Drivers urged to follow little-known fuel-saving trick involving shoes

Woolwich resident says petrol prices are 'astronomical'

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Despite the prices of petrol and diesel slowly dropping, many drivers still struggle with the costs. The latest RAC Fuel Watch indicates that motorists will have to pay 168.36p per litre of unleaded and 183.19p per litre of diesel on average.

Thousands of motorists across Britain started practicing fuel-saving techniques when petrol and diesel prices hit staggering highs.

While some of them are extremely popular, others might have escaped drivers’ attention.

One of the more obscure hypermiling techniques involves wearing sensible shoes when driving.

Wearing bigger shoes takes away the sensitivity needed with the throttle but this is not something all drivers may consider.

The best way to hypermile is to feel how the car is responding to the pressure from the driver.

Nick Zapolski, the founder of, advised drivers to try different fuel-saving tips.

He previously told “The cost of living is already so high, but fuel prices are absolutely staggering.

“It’s going to force some people to stop using their vehicles, which sadly isn’t practical for many.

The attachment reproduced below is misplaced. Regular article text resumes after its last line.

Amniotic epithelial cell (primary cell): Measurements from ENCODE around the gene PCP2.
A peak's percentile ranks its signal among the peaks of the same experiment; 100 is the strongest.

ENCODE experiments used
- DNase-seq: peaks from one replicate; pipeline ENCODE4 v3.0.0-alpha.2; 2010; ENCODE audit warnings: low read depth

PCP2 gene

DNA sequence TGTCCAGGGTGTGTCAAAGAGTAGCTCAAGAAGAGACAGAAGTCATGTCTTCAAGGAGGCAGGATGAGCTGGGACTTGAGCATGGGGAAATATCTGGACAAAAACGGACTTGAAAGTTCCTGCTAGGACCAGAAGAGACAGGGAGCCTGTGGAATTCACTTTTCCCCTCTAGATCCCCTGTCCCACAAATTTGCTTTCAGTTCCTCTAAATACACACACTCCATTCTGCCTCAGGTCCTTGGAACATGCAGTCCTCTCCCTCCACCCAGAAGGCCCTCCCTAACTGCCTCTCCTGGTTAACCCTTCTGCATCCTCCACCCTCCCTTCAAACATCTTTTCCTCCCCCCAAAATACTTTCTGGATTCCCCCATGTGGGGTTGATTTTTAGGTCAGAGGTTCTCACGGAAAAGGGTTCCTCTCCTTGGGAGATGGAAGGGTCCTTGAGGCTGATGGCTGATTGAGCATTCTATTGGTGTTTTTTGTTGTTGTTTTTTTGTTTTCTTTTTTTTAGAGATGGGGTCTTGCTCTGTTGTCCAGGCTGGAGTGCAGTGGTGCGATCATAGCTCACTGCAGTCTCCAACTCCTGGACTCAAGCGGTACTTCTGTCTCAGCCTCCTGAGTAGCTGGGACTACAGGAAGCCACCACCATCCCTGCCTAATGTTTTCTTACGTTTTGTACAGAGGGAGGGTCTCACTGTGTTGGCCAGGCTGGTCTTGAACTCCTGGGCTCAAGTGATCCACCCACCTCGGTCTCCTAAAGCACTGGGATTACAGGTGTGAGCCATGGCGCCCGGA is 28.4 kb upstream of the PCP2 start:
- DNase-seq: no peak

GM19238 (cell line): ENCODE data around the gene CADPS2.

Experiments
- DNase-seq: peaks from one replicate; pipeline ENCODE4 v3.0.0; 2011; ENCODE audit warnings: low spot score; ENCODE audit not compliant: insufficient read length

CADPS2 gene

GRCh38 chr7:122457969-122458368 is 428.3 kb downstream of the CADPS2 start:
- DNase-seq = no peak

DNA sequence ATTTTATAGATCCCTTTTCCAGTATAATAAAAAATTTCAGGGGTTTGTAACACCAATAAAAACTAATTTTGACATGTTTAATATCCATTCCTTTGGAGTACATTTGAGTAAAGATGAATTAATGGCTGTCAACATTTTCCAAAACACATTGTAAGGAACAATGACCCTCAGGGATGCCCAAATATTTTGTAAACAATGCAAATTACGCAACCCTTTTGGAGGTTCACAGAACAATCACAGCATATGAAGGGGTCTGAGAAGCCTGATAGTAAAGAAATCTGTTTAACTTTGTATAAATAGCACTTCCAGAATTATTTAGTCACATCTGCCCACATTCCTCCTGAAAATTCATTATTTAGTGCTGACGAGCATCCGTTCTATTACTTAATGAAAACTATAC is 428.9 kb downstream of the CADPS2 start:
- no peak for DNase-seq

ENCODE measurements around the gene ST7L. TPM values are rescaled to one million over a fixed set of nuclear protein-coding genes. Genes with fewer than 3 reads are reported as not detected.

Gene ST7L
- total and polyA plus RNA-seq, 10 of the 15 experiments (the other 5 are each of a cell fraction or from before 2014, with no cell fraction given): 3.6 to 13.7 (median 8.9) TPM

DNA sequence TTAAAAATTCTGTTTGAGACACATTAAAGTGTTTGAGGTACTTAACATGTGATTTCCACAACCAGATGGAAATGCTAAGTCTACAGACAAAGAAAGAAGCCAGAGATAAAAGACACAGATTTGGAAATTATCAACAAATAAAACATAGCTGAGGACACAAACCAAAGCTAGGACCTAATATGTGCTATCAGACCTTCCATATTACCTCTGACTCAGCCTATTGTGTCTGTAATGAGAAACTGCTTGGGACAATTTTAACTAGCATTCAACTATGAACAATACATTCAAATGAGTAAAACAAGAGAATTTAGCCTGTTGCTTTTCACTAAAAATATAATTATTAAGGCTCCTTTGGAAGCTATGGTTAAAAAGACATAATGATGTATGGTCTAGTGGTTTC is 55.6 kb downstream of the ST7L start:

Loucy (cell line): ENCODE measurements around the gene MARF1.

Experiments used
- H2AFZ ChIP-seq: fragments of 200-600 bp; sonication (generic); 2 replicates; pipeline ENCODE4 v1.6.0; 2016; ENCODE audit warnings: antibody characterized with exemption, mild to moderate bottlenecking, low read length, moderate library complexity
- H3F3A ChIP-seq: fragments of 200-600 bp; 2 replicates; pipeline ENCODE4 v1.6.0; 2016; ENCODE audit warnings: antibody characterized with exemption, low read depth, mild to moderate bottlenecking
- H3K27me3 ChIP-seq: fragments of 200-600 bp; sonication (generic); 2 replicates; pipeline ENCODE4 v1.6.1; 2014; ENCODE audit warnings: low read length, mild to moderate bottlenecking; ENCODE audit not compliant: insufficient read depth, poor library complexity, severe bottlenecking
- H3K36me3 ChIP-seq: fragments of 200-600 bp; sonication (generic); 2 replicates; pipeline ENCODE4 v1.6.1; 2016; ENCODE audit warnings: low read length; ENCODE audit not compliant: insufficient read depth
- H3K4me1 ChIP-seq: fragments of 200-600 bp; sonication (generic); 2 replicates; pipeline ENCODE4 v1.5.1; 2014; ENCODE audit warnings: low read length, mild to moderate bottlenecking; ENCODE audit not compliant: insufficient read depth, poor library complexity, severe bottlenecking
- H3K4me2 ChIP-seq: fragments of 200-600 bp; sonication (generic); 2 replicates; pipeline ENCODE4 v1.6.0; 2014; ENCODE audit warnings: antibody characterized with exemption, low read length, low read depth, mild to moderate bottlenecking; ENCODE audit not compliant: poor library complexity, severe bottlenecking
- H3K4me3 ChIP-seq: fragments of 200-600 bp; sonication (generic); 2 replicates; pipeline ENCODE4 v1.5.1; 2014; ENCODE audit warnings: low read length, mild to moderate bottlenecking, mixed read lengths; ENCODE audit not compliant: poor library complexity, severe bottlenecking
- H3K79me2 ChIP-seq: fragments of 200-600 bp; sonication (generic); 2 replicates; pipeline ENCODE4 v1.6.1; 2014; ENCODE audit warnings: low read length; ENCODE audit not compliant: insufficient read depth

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“We already know that more than 50 percent of people are using hypermiling techniques in order to be more economical.

“But despite their best efforts, our recent studies show that the impact on Brit drivers of fuel costs is already severe.

“How much more can people afford to pay?”

Hypermiling can improve efficiency by around 40 percent, with some experts estimating that it could be as high as 70 percent in a newer car.

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By using hypermiling techniques, some road users have seen their miles per gallon increase by between 35 and 40 percent.

However, drivers have also been urged to be careful when using the shoe method.

This is because the Highway Code tells drivers to ensure their clothing and footwear do not prevent them from using the controls in the correct manner.

Some flimsy shoes like flip-flops or sandals could see drivers’ feet slipping off the pedals.

On the other hand, heavier shoes like boots could cause drivers to incorrectly judge how much throttle is needed, potentially wasting fuel.

The RAC advises drivers not to have a sole thicker than 10mm, also suggesting that it should not be too thin or soft.

The footwear should be able to provide enough grip to stop the feet from slipping off the pedals.

Larger shoes can also result in slow ankle movements, reduced reaction time, and if they are too wide, could result in two pedals being pressed down at once accidentally.

Other popular hypermiling tips include removing excess weight, ensuring tyre pressure is correct and keeping the air conditioning off.

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